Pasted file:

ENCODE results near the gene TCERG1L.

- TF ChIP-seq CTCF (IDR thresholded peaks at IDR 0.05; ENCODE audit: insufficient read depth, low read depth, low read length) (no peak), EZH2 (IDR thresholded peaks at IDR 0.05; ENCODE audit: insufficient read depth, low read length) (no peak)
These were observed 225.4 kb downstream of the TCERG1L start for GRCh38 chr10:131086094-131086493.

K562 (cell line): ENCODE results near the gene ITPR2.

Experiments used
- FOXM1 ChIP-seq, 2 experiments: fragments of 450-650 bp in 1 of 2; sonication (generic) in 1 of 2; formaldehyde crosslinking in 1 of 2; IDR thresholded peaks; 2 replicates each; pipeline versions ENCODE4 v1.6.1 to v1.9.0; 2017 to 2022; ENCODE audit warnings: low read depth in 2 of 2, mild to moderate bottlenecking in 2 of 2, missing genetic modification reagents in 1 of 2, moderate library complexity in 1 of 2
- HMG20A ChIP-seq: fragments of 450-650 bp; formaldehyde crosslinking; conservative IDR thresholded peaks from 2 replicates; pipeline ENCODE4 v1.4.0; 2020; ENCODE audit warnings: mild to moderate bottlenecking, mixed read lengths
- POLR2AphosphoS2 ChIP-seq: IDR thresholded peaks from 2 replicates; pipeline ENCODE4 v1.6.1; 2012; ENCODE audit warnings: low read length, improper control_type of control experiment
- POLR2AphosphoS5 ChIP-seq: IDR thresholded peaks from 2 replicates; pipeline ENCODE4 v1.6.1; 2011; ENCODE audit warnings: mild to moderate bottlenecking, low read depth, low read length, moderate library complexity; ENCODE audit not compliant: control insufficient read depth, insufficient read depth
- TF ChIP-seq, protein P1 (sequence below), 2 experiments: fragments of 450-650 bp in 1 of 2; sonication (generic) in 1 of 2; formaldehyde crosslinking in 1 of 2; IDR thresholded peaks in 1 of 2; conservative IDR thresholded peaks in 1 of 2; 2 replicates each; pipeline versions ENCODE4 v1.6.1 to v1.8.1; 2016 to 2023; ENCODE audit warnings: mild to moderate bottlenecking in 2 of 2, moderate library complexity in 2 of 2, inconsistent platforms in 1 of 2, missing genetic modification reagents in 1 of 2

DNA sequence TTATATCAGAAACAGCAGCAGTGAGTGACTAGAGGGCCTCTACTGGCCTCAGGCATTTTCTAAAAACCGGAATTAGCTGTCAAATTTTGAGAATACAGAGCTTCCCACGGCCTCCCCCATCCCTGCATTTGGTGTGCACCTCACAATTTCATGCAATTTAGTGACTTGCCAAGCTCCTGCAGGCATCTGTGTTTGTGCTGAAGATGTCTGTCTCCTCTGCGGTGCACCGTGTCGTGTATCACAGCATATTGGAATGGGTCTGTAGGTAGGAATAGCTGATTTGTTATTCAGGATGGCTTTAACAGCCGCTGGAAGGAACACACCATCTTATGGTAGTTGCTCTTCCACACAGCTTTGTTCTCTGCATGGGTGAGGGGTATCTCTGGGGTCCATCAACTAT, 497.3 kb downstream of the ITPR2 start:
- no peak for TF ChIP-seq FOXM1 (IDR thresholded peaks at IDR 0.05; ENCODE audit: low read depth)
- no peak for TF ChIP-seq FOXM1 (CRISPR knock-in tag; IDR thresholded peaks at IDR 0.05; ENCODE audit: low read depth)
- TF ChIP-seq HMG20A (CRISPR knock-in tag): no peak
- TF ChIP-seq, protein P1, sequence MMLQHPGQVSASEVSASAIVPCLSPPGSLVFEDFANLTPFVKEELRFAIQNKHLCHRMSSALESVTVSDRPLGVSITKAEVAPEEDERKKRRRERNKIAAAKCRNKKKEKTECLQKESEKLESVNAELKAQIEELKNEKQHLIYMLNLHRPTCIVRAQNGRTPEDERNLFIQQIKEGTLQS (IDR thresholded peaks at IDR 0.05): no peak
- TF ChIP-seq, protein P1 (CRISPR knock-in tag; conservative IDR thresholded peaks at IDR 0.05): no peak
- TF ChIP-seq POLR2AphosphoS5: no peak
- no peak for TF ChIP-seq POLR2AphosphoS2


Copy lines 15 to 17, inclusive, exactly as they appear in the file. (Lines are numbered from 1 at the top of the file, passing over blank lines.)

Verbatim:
- TF ChIP-seq, protein P1, sequence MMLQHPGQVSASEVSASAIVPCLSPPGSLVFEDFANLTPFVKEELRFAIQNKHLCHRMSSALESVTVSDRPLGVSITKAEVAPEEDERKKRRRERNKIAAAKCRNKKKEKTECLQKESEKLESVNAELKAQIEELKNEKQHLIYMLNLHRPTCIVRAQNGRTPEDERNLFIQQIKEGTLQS (IDR thresholded peaks at IDR 0.05): no peak
- TF ChIP-seq, protein P1 (CRISPR knock-in tag; conservative IDR thresholded peaks at IDR 0.05): no peak
- TF ChIP-seq POLR2AphosphoS5: no peak